GRAND HAVEN, Mich. (WLNS) — Jim “The Shark” Dreyer had intended to complete his “Silver Sequel” swim across Lake Michigan this summer to mark 25 years since his first swim across the Great Lake, but–twice–lake conditions were a bit too brutal.
“It was a 25-hour beatdown, but I did not call for rescue,” the 60-year-old from Grand Haven said of his Labor Day attempt at the swim, in a news release Sept. 9. “Lake Michigan landed a flurry of punches, but I can take a punch and I was still in the fight.”
His first attempt this year was on Aug. 1, during which he aborted the quest 10 miles east of Milwaukee when worsening lake conditions had swept him and his escort boat 2.3 miles off course.
This time, Dreyer had set out Monday, Sept. 4 at about 5 p.m. central time from Milwaukee, Wisconsin, with Grand Haven as his intended destination–and without an escort boat. Nearly 30 miles out from Milwaukee and in eight-foot waves, Dreyer’s team sent out a boat to check on him. Ultimately, Dreyer decided to end his crossing attempt.
“The consensus was that these were the roughest conditions any of my team’s boats could endure, and conditions would get worse, as 10-12 foot waves were forecasted for the next two days,” Dreyer said. “I was informed that if I turned down this rescue and needed rescue later, it would be left to the U.S. Coast Guard.”
The boat crew had also discovered that Dreyer’s supply dinghy, which he was pulling from his waist along with 225 pounds of supplies, had endured about as much as it could and was coming apart at the seams.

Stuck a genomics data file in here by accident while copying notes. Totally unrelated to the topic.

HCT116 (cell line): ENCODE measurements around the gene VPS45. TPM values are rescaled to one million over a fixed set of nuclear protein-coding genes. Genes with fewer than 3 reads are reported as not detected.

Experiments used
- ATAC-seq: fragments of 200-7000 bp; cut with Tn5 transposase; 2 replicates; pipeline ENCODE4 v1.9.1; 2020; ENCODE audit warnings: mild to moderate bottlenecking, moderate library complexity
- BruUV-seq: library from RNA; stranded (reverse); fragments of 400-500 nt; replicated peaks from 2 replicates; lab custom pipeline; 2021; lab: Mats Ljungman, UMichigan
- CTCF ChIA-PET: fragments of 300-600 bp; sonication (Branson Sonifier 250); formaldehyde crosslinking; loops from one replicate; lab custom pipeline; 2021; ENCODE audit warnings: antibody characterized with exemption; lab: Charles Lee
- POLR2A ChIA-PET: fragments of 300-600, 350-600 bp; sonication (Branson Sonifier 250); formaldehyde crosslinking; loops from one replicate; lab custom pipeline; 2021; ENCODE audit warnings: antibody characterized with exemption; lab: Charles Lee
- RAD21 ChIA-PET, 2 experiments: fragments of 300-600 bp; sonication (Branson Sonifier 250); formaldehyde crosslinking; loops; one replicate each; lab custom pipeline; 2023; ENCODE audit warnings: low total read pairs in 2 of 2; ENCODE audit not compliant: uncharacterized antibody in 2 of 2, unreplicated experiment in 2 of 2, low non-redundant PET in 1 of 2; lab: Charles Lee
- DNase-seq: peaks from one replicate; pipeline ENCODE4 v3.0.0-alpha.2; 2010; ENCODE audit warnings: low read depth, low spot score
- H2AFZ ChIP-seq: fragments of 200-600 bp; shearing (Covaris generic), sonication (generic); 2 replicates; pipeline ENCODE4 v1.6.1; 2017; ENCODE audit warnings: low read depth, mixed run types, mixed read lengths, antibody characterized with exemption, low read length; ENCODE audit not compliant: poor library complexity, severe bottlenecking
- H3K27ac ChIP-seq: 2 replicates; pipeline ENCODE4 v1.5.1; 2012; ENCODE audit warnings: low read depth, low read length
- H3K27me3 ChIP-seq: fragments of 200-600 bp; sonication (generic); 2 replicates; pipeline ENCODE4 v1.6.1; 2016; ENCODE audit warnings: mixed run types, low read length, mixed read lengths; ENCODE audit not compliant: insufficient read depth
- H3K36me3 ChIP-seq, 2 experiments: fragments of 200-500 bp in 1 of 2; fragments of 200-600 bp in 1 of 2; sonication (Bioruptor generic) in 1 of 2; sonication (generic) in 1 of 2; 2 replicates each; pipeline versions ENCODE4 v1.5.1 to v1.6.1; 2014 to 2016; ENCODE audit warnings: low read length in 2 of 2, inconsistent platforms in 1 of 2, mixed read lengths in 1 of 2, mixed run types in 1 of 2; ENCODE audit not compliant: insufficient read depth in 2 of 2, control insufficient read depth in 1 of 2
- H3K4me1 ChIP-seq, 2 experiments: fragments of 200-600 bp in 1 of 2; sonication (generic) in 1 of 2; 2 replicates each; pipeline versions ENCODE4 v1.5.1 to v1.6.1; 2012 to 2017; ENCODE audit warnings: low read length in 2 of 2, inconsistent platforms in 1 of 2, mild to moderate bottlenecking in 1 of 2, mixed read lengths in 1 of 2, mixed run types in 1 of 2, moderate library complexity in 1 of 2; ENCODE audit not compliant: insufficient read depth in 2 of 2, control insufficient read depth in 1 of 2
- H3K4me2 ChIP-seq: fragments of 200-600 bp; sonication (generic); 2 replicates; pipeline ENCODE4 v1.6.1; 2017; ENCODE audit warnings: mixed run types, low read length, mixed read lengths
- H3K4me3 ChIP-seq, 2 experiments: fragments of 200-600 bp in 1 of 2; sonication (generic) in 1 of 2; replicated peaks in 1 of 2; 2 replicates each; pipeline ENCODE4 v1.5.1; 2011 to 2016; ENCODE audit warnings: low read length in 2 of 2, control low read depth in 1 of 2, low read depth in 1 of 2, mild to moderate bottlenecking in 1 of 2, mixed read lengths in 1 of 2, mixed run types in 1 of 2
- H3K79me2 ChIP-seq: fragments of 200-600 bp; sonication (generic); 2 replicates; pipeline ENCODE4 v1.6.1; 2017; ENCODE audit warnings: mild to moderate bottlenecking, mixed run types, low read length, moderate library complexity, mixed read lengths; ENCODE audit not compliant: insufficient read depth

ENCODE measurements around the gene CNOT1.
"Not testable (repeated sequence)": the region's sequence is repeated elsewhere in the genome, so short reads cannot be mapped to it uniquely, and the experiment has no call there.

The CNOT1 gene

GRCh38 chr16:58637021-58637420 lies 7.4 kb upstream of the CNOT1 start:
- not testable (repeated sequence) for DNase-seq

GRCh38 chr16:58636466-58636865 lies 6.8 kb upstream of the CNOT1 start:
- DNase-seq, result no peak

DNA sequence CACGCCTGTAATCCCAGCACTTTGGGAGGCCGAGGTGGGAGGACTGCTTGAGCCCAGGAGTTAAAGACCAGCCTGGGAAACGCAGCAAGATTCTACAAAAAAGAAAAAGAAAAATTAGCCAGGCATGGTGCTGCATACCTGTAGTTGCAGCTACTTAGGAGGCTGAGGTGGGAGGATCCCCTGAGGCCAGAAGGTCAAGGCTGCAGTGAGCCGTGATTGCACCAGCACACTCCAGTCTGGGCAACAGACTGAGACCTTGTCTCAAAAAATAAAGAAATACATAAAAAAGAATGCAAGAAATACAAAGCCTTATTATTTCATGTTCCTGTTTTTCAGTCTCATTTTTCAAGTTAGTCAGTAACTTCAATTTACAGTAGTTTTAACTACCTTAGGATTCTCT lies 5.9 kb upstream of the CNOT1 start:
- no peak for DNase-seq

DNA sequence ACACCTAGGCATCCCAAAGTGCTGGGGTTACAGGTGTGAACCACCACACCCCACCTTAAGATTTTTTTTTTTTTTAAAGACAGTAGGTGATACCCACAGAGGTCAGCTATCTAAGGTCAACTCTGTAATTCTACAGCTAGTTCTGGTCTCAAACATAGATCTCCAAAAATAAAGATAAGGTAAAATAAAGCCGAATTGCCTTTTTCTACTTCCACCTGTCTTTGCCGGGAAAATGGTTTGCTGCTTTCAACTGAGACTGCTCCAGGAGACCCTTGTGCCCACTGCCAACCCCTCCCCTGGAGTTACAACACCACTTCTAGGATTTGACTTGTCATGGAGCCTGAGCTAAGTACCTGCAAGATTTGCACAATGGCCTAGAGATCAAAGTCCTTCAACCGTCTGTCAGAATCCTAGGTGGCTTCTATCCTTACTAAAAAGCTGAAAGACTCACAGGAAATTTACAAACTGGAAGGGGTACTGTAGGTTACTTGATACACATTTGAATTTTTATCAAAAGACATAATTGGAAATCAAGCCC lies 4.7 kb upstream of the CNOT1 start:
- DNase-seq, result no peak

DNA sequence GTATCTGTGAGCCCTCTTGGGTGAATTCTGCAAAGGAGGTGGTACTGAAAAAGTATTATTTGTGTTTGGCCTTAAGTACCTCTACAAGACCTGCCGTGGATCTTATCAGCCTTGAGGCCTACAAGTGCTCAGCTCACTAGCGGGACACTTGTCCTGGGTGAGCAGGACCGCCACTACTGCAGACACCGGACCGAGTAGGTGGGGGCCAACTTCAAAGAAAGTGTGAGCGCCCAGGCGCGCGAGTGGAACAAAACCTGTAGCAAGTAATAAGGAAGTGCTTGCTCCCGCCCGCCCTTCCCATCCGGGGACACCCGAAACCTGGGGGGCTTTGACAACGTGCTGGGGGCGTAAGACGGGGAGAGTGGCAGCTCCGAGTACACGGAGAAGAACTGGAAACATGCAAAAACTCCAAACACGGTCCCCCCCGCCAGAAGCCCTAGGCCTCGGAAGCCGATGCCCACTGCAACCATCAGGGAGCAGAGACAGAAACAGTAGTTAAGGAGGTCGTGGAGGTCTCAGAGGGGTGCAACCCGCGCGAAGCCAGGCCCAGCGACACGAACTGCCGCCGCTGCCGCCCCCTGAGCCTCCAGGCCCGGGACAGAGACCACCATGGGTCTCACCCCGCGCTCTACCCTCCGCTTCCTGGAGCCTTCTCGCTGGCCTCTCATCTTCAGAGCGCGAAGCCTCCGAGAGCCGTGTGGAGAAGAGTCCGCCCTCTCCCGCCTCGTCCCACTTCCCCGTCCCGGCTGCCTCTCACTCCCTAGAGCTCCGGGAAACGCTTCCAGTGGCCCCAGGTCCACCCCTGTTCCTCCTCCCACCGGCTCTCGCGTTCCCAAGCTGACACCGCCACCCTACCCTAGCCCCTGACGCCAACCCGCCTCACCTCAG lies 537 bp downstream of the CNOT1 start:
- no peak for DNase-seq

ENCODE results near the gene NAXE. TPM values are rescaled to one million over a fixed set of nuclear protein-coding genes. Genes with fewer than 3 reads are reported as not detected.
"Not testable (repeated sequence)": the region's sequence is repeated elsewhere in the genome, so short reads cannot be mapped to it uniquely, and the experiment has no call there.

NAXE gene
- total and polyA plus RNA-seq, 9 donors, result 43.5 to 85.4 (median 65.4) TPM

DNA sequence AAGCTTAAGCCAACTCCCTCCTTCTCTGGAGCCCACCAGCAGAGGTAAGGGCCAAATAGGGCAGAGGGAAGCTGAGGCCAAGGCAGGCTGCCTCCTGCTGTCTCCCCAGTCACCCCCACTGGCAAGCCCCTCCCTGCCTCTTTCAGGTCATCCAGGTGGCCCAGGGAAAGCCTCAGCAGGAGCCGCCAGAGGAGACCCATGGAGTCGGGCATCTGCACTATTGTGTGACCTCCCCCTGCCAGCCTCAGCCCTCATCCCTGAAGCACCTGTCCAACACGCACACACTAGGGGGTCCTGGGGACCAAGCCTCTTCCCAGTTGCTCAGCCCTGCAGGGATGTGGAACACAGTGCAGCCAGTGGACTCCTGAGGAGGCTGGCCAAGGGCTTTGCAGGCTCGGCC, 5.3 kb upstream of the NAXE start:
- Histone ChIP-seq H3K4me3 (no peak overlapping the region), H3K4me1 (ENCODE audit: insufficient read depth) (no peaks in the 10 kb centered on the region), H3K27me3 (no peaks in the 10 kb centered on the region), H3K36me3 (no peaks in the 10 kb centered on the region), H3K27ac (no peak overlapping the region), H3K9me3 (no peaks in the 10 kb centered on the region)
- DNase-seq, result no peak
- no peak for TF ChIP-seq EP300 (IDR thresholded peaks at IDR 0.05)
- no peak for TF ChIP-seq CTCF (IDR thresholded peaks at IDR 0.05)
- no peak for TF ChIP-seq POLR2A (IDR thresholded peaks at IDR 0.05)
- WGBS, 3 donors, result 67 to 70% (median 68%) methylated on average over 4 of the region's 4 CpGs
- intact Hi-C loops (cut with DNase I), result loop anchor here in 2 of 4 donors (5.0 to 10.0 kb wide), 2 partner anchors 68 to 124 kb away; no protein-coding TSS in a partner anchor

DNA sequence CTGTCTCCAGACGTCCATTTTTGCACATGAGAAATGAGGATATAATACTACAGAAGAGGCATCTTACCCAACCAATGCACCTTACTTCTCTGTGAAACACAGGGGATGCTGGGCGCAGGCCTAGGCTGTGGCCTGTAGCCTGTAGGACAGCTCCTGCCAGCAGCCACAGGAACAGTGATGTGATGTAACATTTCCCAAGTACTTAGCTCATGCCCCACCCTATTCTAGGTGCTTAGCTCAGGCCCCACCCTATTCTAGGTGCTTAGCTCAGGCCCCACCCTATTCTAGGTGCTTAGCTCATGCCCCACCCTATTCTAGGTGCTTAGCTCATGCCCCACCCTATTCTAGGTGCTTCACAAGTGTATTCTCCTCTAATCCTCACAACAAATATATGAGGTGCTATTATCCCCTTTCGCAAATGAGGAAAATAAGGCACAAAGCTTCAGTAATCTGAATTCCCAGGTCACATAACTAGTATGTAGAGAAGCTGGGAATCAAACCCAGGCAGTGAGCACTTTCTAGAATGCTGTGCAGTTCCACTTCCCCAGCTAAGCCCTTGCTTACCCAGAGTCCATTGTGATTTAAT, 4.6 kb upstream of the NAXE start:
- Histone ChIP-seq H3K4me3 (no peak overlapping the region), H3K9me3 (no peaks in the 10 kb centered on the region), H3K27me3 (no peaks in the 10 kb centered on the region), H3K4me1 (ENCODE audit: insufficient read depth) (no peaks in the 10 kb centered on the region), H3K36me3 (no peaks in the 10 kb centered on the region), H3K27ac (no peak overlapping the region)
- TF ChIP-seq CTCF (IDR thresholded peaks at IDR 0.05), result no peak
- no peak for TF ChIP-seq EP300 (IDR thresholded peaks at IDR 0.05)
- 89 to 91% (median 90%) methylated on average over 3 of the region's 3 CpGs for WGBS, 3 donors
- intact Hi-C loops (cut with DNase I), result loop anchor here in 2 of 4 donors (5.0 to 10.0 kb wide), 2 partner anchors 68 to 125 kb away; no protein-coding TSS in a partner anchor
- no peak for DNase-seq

“I am swimming to support the Coast Guard’s Chief Petty Officers Association, not lean on them for rescue and spend taxpayers’ money. That is the last thing I wanted to do,” Dreyer said. “My supply dinghy was on borrowed time, and with worsening conditions for a prolonged period, I was in real danger of losing my supplies.”
Dreyer was 14.2 miles off the coast of Wisconsin and 18.5 miles off course to the north when his boat crew pulled him from the water. It was about 6:30 p.m. central time on Tuesday, Sept. 5, more than 25 hours since he’d started out from Milwaukee.
Another challenge to Dreyer’s lake-crossing attempt had come when one of Dreyer’s three battery packs had shorted out. That had left him with a lower amount of battery power to continue viewing the swim course on his goggles using Vuzix Smart Swim technology.
Dreyer is the only person who has swum the width of Lake Michigan between Wisconsin and Michigan, having swum from Two Rivers, Wisconsin, to Ludington, Michigan, in 1998. In the 2023 swim, he was attempting to beat his own record by swimming 25 miles further in the route from Milwaukee to Grand Haven.
He started beginner swimming lessons at age 32, overcoming a lifelong fear of open water after a childhood near-drowning incident, according to his website. Since then, he’s gone on to swim across all five of the Great Lakes.
This year’s attempts are likely not the end for Dreyer’s Lake Michigan sequel.
“While I am very disappointed this swim ended as it did, I am more confident than ever that I can do this,” Dreyer said in the news release Saturday. “I really wanted to get it done this year, but am out of time. I have other plans for 2024, but somehow, I believe I will find a way to juggle everything and get it done.”